Goaltending
Roberto Luongo’s regular season: 38 wins, 92.8 save pct.; postseason:12 wins, 92.2 save pct.
Tim Thomas’ regular season: 35 wins, 93.8 save pct.; postseason:12 wins, 92.9 save pct.

This is a matchup of two Vezina Trophy candidates. You might assume Thomas is more likely to steal games until you realize Luongo did just that in Game 5 against the Sharks, making 54 saves in Vancouver’s double overtime win. It seems like a match between the unorthodox (Thomas) and the butterfly prototype (Luongo), but both are aggressive and emotional goalies.

Coaches
Alain Vigneault vs. Claude Julien

Both coaches have a tendency to slip into “turtle mode” with leads. Each experienced some heartbreaking losses in previous playoff years. They also share ties to the Montreal Canadiens organization and have spent quite a bit of time behind their current benches (Vigneault’s been the Canucks coach for five seasons, Julien has been with Boston for four).

Overall, these are two very similar coaches who might not get the respect they deserve in many circles.

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Vancouver looks like a heavy favorite going into this series, arguably holding advantages in all areas except (maybe?) goaltending. That said, the Canucks carry a lot of pressure on their shoulders while the Bruins’ talent and all-world goalie should not be underestimated. If Thomas, Julien and the Bruins can make this a series that comes down to bounces rather than special-teams efficiency, the junior varsity might just make the varsity sweat on hockey’s grandest stage.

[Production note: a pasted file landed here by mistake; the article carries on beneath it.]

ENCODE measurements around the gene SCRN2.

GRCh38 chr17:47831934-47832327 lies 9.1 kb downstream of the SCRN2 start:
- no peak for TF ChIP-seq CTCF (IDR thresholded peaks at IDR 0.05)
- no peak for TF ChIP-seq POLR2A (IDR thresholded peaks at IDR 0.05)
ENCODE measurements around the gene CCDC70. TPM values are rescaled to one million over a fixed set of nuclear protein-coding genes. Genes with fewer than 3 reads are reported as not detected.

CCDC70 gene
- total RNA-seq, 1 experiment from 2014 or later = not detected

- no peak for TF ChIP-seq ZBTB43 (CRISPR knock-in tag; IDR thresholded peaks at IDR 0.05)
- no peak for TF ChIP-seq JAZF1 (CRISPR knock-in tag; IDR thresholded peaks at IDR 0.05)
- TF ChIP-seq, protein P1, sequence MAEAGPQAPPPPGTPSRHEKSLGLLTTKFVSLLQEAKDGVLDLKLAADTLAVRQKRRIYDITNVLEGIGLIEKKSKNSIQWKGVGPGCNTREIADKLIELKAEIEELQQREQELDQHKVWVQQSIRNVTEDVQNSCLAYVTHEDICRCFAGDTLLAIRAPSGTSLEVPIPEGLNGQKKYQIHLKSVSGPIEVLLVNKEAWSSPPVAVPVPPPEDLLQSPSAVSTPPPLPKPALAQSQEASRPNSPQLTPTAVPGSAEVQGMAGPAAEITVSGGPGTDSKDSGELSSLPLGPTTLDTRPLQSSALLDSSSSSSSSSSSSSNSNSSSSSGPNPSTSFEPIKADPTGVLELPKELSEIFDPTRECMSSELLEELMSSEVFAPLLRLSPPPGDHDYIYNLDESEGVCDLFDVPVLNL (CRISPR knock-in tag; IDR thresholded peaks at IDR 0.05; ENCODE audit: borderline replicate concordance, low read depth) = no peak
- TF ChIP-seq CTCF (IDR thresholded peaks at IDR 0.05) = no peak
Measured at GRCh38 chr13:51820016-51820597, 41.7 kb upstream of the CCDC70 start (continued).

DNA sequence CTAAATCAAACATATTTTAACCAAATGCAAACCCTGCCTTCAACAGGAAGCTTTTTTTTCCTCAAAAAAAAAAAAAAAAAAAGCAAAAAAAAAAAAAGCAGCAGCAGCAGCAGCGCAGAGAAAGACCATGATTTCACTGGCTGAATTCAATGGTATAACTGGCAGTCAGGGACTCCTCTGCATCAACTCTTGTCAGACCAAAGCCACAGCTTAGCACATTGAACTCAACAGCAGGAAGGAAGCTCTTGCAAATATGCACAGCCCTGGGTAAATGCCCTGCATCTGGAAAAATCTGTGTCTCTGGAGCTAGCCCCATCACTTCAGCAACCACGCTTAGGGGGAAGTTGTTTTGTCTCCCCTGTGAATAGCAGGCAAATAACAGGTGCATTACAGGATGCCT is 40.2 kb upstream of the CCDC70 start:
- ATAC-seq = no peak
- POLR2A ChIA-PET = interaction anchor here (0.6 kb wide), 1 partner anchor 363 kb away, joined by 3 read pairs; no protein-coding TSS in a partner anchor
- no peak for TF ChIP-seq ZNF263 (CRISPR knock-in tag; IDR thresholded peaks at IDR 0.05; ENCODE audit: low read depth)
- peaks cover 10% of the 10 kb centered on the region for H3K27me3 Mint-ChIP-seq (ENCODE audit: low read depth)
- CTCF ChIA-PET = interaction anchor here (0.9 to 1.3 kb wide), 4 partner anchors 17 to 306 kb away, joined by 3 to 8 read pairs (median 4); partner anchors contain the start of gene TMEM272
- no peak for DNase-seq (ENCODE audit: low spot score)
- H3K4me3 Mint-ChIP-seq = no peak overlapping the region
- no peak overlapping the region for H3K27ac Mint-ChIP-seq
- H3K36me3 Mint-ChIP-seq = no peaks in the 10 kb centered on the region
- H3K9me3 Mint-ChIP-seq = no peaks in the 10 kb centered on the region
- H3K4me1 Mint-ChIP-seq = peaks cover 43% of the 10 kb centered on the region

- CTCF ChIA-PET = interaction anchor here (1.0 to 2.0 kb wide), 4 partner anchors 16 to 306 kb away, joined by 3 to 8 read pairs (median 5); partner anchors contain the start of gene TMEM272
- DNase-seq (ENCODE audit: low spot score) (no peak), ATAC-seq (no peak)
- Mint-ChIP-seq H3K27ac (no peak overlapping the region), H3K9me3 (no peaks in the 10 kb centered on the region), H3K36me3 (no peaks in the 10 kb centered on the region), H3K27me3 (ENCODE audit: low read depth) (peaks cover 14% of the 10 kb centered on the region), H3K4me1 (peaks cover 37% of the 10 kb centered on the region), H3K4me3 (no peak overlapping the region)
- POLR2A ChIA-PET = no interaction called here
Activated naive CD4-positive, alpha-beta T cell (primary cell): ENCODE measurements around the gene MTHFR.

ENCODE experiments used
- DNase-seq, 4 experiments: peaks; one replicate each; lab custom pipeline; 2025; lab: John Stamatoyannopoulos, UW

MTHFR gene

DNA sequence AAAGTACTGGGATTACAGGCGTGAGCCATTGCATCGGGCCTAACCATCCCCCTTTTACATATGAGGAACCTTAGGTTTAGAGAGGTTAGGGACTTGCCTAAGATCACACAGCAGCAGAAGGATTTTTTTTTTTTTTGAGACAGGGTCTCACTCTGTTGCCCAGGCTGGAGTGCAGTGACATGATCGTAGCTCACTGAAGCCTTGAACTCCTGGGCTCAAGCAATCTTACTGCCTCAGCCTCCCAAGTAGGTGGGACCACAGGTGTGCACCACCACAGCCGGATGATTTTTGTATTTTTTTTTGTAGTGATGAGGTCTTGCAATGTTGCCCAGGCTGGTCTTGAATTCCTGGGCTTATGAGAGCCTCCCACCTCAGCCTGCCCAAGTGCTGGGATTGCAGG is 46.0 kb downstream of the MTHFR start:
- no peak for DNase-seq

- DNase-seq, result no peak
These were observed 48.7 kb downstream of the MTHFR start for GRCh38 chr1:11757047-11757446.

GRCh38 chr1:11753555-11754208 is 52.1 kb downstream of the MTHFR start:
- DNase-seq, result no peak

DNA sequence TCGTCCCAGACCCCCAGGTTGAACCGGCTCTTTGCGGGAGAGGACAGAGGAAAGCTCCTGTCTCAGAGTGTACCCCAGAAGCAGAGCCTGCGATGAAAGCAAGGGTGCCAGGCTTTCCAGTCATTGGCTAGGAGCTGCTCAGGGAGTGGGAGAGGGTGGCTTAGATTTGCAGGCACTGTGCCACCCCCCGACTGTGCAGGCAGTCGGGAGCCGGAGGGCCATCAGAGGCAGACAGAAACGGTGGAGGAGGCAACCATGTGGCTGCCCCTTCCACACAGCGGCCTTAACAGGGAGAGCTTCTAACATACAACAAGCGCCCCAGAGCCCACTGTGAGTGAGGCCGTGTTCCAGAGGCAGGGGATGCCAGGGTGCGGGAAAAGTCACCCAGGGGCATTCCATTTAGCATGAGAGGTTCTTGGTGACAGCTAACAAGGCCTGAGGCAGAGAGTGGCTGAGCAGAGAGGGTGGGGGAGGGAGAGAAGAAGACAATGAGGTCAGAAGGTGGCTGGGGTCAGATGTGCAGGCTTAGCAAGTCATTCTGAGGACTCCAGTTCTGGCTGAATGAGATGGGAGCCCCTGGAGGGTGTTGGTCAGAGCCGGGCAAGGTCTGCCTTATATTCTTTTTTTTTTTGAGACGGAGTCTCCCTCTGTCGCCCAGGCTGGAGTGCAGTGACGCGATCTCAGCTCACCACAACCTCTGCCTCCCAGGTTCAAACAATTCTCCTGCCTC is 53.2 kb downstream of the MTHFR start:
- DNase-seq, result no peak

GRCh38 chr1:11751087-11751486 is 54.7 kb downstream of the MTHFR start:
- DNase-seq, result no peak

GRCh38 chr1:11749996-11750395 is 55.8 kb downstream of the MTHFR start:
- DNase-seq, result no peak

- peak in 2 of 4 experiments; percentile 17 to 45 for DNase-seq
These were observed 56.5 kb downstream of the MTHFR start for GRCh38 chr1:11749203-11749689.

(Want to cast your vote for the winner of this series? Vote in the poll.)

Bruins sign Dominic Moore to one-year, $900K deal

Dominic Moore
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Dominic Moore preached patience when it came to navigating potential opportunities and destinations as a veteran NHL free agent.

After being on the market for almost two full months, Moore is now under contract.

On Tuesday, the Boston Bruins announced that they had signed the 36-year-old center to a one-year, one-way deal worth $900,000.

Moore has never been known for his offensive abilities. His career-high in points was 41, back in 2008-09 with the Toronto Maple Leafs.

But he can add veteran depth up the middle for the Bruins.

He spent the last three seasons with the New York Rangers, scoring six goals and 15 points in 80 games last season. He also won more than 55 per cent of his faceoffs, and averaged 2:09 of ice time on the penalty kill.

Veteran center Stoll to attend Blue Jackets training camp on a PTO

Jarret Stoll
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The Columbus Blue Jackets will have veteran center Jarret Stoll at training camp on a professional tryout, the club announced Tuesday.

Stoll, 34, is approaching 900 career regular season games played in the NHL. He split last season between the New York Rangers and Minnesota Wild, with a total of four goals and nine points recorded in 2015-16.

He was waived by the Rangers in December and claimed the following day by the Wild, as that club looked to add depth up the middle heading into the second half of the season.

Stoll’s most productive days, offensively, are well behind him. But he is still capable in the faceoff circle, winning almost 57 per cent of his draws in his 51 games with Minnesota.

The Blue Jackets have made a couple of moves this summer in addressing the center position.